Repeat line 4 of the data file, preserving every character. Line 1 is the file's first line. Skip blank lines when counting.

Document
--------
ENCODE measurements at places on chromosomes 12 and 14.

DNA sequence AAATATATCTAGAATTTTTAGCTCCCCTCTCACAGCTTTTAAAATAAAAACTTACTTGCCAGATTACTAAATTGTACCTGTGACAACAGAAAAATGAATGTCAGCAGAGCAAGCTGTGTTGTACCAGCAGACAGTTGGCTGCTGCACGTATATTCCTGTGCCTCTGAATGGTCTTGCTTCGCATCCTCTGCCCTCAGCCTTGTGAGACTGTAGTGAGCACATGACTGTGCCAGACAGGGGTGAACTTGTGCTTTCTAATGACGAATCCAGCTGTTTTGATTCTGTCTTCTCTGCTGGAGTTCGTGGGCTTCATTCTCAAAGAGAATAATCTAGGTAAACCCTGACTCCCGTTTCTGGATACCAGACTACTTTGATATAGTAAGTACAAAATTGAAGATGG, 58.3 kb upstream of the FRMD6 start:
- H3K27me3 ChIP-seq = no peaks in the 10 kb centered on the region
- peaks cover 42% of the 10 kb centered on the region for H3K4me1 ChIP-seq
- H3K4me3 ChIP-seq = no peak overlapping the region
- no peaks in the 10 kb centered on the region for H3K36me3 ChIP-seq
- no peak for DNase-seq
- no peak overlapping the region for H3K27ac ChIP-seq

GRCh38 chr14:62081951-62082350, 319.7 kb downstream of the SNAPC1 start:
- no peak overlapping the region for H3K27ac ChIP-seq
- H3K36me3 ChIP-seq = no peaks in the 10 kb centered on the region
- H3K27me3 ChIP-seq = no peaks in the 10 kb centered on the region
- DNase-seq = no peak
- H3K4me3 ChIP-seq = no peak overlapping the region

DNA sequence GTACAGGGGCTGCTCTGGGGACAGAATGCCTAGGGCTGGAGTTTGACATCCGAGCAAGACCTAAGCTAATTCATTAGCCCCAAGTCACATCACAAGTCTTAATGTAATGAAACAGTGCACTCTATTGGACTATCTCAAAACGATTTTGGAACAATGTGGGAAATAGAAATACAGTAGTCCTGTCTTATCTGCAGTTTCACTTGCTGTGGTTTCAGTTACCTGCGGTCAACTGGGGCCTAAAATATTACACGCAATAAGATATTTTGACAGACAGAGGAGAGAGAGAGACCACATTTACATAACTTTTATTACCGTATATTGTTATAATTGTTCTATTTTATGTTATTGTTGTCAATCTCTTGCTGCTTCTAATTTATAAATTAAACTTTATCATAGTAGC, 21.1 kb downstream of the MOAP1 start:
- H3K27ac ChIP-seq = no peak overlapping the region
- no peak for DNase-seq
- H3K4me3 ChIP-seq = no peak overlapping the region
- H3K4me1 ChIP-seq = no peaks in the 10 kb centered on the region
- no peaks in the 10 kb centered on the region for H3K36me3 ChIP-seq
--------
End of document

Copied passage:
- peaks cover 42% of the 10 kb centered on the region for H3K4me1 ChIP-seq